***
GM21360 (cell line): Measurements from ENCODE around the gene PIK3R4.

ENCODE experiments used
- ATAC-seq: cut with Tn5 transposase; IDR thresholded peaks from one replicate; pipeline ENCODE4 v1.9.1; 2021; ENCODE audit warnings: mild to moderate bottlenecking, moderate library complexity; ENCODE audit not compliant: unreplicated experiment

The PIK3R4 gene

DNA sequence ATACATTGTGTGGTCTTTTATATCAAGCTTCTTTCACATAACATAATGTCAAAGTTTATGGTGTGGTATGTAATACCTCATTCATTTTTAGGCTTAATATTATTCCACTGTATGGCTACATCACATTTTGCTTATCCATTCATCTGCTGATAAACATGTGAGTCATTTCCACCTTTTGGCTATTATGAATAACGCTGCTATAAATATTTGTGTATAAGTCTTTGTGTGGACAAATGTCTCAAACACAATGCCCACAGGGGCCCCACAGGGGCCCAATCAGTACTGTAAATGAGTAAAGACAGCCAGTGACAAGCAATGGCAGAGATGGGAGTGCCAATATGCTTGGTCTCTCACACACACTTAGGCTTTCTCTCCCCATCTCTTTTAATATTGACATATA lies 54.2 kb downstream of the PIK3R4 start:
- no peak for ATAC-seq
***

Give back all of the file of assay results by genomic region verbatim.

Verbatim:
GM21360 (cell line): Measurements from ENCODE around the gene PIK3R4.

ENCODE experiments used
- ATAC-seq: cut with Tn5 transposase; IDR thresholded peaks from one replicate; pipeline ENCODE4 v1.9.1; 2021; ENCODE audit warnings: mild to moderate bottlenecking, moderate library complexity; ENCODE audit not compliant: unreplicated experiment

The PIK3R4 gene

DNA sequence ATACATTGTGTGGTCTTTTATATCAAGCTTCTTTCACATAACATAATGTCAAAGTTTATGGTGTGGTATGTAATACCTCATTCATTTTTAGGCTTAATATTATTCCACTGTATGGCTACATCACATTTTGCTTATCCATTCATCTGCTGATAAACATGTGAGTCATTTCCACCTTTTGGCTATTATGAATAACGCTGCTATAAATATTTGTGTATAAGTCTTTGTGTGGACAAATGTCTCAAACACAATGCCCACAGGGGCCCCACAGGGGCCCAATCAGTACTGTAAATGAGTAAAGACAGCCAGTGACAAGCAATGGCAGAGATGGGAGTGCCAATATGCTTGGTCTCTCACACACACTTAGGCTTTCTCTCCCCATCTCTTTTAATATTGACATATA lies 54.2 kb downstream of the PIK3R4 start:
- no peak for ATAC-seq